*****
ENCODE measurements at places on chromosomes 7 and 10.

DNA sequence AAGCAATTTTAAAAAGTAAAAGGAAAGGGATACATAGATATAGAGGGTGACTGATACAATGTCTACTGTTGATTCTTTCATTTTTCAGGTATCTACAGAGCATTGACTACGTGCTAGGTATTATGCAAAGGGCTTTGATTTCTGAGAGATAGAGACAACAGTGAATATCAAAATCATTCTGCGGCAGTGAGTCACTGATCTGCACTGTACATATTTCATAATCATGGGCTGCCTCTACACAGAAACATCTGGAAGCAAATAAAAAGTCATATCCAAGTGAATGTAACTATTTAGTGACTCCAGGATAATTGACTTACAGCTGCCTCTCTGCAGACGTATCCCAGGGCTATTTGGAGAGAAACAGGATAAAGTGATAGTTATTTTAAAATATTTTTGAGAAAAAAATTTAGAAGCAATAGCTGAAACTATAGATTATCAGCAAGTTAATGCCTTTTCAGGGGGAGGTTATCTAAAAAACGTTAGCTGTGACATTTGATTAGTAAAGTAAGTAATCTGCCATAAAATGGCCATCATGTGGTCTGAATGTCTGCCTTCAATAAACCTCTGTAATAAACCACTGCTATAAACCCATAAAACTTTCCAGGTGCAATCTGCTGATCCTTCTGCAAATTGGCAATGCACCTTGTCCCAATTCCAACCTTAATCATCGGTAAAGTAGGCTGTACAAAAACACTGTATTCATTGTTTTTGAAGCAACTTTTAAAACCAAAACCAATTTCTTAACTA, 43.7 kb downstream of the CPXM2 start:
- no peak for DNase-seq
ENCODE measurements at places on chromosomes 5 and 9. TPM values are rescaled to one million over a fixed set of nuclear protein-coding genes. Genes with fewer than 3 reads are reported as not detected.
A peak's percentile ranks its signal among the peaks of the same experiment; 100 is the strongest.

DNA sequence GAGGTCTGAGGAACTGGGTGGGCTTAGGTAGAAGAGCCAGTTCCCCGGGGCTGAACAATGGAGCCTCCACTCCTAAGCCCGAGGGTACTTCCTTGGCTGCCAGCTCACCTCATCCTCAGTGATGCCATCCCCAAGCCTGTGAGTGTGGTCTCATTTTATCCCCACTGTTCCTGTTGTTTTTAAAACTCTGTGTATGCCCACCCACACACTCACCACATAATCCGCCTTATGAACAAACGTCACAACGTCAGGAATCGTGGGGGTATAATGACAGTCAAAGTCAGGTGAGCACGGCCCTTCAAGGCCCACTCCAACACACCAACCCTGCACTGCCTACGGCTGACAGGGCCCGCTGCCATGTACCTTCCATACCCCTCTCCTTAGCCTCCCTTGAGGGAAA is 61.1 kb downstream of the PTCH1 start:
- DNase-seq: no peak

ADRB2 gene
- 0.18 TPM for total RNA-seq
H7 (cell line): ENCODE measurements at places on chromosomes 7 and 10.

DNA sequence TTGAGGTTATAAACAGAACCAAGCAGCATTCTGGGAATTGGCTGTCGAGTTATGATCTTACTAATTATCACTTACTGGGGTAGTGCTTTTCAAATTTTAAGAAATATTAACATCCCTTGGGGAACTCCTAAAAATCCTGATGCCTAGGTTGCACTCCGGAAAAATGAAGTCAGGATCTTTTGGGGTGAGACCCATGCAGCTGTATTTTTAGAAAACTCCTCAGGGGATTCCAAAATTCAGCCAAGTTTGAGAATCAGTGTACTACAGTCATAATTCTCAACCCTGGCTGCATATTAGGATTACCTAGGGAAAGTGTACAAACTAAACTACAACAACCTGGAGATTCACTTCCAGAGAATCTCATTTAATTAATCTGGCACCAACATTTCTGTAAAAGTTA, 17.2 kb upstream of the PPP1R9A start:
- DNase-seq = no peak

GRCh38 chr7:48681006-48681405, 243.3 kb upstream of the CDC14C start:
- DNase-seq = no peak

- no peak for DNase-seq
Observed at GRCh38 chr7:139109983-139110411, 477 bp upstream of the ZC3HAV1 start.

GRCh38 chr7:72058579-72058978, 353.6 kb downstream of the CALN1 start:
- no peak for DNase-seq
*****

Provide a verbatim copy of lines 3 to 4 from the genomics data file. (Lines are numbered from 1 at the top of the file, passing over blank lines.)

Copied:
- no peak for DNase-seq
ENCODE measurements at places on chromosomes 5 and 9. TPM values are rescaled to one million over a fixed set of nuclear protein-coding genes. Genes with fewer than 3 reads are reported as not detected.